For mobility, the 10P relies on a supercharged Hispano-Suiza HS 115 diesel engine developing 280 hp (210 kW) for a Power/weight of 19.7 hp/tonne. The drivetrain comprises five rubber-clad roadwheels per side, front drive sprockets and rear idlers, with three return rollers per side. The suspension units are torsion bars, with hydraulic shock-absorbers units on the first and fifth road wheel stations. Tracks are fitted with replaceable rubber pads. With a top speed pf 65 kph (8 on water), the AMX-10P could climb a 60% gradient, 30% side slope, 0.7m Vertical step or gap a 1.6 m wide trench. The engine was upgraded in recent years, coupled with a strengthened gearbox, and the suspensions were also changed, to cope with the additional weight of added armour. Fully amphibious without preparation, it relied on rear water jet propellers while a front trim vane (with glass) was raised for swimming. Marines Forces are using the modified version equipped with a new 300hp engine, modified tracks, protection, larger water jets, bilge pumps, larger and transparent trim vane, and increased anti-corrosion treatments. It came either in the 25mm armed version of the 90mm GIAT TD version.
AMX-10P 25: One-man Dragar 25mm cannon turret (June 1983)
AMX-10P Driver training vehicle (turretless)
AMX-10P/Milan ATGM launcher vehicle (Two launchers)
AMX-10P/HOT, Toucan II turret and 2×2 HOT launchers
AMX-10 TM 120mm RT-61 mortar carrier
AMX-10 PAC90 Fire support variant
AMX-10P Marines (Improved amphibious variant) 12.7/25/90mm main gun
AMX-10 PC “Poste de Commande” with command stations and antennae
AMX-10P RATAC Fitted with a radar for aerial surveillance
AMX-10P SAO Artillery Observation vehicle
AMX-10P SAT Artillery Surveillance (gyrostabilised theodolite and navigation systems)
AMX-10P VOA Artillery Observer vehicle
AMX-10P SAF/ATILA Fitted with the automatic artillery fire-control system
-Bosnia Herzegovina: 25 ex-UN vehicles
-Greece (no longer in operations)
-Indonesia (Marine corps, 100 AMX-10P 90)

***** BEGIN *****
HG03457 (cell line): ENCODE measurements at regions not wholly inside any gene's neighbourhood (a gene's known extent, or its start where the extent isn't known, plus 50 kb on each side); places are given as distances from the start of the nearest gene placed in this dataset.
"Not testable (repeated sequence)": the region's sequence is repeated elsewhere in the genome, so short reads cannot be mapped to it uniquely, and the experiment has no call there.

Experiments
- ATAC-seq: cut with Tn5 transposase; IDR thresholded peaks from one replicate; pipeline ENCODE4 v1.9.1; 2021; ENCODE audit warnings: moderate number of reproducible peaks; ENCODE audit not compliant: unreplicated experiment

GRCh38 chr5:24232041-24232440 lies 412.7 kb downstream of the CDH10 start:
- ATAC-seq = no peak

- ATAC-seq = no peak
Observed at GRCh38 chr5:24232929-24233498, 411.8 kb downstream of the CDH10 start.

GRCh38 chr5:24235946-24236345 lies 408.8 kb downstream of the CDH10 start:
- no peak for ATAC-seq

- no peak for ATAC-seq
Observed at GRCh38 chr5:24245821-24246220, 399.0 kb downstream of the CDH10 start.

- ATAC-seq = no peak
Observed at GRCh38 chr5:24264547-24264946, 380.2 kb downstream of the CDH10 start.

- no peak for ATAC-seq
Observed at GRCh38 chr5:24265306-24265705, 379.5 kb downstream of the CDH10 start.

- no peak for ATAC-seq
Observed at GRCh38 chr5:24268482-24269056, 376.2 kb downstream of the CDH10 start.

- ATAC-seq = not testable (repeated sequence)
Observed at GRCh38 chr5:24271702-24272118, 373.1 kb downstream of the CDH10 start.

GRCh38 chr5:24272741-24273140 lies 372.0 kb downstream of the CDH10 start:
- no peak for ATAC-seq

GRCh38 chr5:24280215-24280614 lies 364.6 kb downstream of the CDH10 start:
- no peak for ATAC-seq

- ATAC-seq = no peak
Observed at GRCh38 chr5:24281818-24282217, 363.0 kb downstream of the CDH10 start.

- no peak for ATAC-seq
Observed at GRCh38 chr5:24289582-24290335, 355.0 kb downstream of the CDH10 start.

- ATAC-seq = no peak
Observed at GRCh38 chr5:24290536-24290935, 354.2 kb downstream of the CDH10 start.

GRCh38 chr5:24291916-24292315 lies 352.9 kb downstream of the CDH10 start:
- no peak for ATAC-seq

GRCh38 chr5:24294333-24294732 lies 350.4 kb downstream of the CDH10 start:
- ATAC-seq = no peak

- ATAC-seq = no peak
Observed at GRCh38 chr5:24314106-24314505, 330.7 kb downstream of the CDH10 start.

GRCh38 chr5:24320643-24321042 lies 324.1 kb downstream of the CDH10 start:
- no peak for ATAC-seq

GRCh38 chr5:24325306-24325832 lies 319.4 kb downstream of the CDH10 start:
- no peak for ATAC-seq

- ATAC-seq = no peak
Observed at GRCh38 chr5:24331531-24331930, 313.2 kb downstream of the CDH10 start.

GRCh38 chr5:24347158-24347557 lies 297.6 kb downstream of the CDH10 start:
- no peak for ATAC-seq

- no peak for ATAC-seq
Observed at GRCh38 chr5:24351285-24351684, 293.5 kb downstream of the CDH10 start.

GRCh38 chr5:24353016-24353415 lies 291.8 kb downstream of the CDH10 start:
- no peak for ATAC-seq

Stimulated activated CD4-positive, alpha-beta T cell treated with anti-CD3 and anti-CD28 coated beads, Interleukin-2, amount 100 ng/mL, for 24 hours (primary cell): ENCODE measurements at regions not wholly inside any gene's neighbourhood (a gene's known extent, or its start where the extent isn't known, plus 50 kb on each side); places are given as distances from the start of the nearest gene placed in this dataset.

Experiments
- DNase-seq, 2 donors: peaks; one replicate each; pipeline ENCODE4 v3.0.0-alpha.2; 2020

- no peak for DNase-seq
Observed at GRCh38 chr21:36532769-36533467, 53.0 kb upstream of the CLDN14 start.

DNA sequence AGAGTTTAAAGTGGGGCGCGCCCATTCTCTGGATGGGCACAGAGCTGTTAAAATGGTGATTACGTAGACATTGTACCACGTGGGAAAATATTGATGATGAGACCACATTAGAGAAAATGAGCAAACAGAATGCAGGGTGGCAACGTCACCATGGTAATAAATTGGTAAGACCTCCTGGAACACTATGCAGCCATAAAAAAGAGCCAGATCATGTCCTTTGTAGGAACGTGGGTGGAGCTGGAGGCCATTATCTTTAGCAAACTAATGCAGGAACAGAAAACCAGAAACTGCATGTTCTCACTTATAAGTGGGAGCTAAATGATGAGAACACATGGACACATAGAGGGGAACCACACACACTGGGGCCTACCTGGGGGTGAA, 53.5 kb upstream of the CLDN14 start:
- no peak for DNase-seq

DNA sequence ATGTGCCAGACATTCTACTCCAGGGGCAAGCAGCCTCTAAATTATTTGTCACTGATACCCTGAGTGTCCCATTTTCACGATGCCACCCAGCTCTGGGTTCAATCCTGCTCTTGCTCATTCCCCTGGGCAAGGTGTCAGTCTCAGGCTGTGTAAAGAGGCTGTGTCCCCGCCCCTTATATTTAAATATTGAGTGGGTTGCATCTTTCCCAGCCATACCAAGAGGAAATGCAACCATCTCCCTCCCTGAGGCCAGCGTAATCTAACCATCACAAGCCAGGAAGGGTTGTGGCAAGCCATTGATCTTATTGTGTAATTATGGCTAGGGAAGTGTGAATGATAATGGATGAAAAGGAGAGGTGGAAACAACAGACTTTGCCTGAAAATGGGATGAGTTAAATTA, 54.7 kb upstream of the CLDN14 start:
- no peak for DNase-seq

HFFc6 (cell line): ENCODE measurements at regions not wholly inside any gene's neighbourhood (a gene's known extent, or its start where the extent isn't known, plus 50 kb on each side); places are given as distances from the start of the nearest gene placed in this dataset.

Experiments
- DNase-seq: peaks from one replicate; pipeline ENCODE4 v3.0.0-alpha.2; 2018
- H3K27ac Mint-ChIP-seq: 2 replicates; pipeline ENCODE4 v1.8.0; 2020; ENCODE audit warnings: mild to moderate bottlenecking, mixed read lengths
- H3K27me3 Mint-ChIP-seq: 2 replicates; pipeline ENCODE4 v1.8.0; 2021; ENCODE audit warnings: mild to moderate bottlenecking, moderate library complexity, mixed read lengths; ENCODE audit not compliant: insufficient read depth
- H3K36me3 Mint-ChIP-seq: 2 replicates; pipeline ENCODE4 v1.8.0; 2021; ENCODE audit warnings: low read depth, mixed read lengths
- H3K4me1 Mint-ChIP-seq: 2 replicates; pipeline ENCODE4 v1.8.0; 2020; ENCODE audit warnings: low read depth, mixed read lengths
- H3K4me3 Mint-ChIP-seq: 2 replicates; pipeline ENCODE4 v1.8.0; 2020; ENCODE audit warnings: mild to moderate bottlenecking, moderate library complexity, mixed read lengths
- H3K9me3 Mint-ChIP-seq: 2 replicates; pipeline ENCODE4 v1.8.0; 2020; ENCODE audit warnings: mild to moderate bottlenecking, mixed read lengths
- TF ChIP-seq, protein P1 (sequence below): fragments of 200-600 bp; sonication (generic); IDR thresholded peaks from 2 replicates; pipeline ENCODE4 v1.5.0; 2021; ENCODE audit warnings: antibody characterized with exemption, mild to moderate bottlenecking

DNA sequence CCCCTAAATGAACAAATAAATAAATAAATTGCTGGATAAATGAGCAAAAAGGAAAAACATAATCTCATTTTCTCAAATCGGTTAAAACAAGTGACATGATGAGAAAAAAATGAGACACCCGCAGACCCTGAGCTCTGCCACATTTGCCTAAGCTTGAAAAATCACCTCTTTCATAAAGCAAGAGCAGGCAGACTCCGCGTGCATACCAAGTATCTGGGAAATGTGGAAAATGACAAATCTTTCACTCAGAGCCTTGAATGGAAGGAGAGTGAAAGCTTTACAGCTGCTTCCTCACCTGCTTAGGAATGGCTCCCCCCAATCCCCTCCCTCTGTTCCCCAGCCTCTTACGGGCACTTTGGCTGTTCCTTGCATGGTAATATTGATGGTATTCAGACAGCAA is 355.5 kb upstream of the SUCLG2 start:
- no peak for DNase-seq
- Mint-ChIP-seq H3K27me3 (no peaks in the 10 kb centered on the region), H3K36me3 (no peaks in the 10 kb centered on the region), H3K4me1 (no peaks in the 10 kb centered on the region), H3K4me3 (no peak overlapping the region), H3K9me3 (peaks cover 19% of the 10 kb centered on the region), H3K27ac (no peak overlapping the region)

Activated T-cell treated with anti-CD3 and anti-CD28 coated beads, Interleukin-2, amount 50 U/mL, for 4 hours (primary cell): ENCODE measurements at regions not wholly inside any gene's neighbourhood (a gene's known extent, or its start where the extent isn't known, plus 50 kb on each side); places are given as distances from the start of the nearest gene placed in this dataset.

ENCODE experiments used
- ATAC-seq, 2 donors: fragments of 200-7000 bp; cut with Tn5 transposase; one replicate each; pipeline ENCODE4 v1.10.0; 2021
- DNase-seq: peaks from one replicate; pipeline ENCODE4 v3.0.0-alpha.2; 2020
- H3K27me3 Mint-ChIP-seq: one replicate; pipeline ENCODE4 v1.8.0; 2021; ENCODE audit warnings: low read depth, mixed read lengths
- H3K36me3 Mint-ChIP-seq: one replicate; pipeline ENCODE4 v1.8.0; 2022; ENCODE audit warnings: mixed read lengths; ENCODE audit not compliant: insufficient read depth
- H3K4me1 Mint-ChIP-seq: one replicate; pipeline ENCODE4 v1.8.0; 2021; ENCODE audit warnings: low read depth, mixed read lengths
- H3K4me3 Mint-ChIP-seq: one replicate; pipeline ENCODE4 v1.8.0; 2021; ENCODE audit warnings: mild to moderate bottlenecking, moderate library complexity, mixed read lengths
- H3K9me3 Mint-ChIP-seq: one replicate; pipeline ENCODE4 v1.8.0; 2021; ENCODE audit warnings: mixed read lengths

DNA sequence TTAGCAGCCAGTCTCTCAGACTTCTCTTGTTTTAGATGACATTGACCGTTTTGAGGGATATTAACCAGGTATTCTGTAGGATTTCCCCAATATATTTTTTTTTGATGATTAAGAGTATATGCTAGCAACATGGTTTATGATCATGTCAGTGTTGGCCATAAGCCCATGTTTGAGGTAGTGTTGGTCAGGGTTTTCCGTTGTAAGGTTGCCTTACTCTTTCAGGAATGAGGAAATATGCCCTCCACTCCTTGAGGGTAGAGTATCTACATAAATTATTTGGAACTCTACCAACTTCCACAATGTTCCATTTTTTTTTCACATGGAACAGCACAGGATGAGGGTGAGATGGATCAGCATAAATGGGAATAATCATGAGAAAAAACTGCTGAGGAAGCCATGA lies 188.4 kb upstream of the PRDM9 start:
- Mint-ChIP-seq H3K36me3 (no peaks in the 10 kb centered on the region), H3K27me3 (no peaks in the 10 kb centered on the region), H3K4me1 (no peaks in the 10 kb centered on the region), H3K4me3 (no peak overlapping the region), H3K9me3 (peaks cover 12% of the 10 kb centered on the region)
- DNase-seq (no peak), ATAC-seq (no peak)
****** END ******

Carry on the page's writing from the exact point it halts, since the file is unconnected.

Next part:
-Iraq (destroyed/scrapped, some refurbished recently at Basra for street fighting against ISIS)
-Saudi Arabia (600)
-Singapore: 44, no longer in operations.
The first unit to operate the AMX-10P in 1973 was the 7th Mechanised Brigade stationed at Reims. The AMX-10P was first used in the aftermath of the Yugoslav war, in Bosnia-Herzegovna for peace-keeping missions under UN mandate. However contrary to what is sometimes stated, none was used with the Division Daguet in the 1991 Gulf War. The faster VAB was used instead.
Nexter undertook the modernization of the remainder of these vehicles (108) between 2006 and 2008. The upgrades were aimed at improving the transmission, armour and suspensions. For export also, an active armour kit was made available to current operators. The the 35th Infantry Regiment in Belfort was the first to retire all its IFVs in December 2008.
|Dimensions||5.85 x2.78 x2.57m (19 x9 x8.4 ft)|
|Total weight, battle ready||14.3 tons (28,400 ibs)|
|Crew||3+8 (driver, commander gunner +8 infantry)|
|Propulsion||Hispano-Suiza HS 115 280 hp (210 kW)|
|Speed (road)||65 km/h (40 mph)|
|Range||600 km (373 mi)|
|Armament||GIAT M693 F1 20mm, coax 7.62mm AA52 LMG|
|Armor||8-25 mm max (see notes)|
|Total production||2000+ in 1973-1985|
Basic AMX-10P Infantry Fighting Vehicle as used by the french Army for three decades.
Model used by UN French troops in Bosnia (about 18 were passed onto the Bosnian Army)
FORAD (FORce ADverse) “opposite force” training model, 2000s
United Arab Emirates Army model
The ATGM HOT tank destroyer version
Modernized AMX-10P, up-armoured version 2000s.
Indonesian AMX-10P PAC-90 Marinir